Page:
Words: Ali Iannattone
As 2021 comes to a close, it is noticeable how art has served not only as an outlet for the artists themselves during these difficult times, but also as a means of escape for consumers. During lockdown 2020 book sales skyrocketed and many rediscovered an appreciation for literature. In honour of this happening here are LDN’s five books of 2021.
#1 Klara And The Sun by Kazuo Ishiguro
Told from the perspective of Klara, an artificial friend (or AF) who starts the book at a department store waiting for a human to adopt her, ‘Klara And The Sun’ sees the dystopian America that Klara lives in, where human contact is minimal and life is precarious. As with all of his novels, in this book, Ishiguro uses allegories to portray deeper themes from everyday life into a futuristic and unsettling reality.
#2 Detransition, Baby by Torrey Peters
Peters’ story follows three characters; Reese, a transgender woman who at the start of the novel breaks up with her partner Ames (previously Amy) as he decides to detransition and Ames’ boss Katrina, as she remains pregnant with Ames’ baby. The beauty of this novel comes from the nuanced way in which Peters explores the relationships between the characters just as much as the individual identity of each one.
#3 Crying in H Mart by Michelle Zauner
Michelle Zeuner talks about who she is and what’s next for her in her memoir ‘Crying In H Mart’. The debut details growing up mixed-race in America and how complex her relationship with her heritage became once she lost multiple Korean family members, including her mother Chongmi. Zauner focuses a large part of her memoir on food, hence the title, and on its importance not only as part of her cultural identity, but also of her bond with her mother.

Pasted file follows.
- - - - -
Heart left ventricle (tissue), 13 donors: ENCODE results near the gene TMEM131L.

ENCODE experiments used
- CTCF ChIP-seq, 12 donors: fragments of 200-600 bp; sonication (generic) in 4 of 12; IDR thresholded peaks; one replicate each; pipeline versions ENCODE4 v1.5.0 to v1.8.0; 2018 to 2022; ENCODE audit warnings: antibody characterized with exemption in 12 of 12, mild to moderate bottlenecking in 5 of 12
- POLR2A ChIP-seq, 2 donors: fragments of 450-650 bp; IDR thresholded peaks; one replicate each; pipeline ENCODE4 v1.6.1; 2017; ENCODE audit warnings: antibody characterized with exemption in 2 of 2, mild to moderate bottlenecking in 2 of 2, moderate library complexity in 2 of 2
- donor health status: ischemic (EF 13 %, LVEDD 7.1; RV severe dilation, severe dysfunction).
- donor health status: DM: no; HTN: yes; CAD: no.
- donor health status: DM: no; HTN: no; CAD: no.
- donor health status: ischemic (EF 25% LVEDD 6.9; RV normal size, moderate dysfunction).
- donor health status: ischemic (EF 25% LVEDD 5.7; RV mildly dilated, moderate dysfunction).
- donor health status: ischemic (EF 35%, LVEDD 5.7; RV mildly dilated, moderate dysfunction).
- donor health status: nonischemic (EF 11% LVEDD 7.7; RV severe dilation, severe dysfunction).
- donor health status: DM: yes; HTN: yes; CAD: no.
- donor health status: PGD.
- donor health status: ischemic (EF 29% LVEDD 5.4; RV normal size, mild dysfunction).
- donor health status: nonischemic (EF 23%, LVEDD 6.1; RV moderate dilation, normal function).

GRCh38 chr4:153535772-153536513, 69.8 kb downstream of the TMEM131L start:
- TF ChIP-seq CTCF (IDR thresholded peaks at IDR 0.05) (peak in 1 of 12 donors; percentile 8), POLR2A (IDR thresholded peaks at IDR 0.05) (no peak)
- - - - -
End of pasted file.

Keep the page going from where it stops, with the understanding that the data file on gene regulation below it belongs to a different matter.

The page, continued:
#4 The Final Revival of Opal & Nev by Dawnie Walton
Though it might not seem it upon reading, but Dawnie Walton’s ‘The Final Revival Of Opal And Nev’ is a work of fiction about an interracial musical duo’s reunion in the present after their struggle to fame in the 70s. Its odd documentary-style format lets the reader experience the story from different characters’ points of view of each situation, and cleverly offers more insight into the complex minds of each one of the book’s main story-tellers.
#5 Beautiful World, Where Are you by Sally Rooney
Rooney’s latest work ‘Beautiful World, Where Are You?’ is about friendships and relationships in the times of climate disaster. With its classic clean and direct Rooney prose, the story follows two college best friends Alice and Eileen and it unfolds throughout the long emails they send each other narrating their complicated love lives and – often cynical and pessimistic – ideas about the world.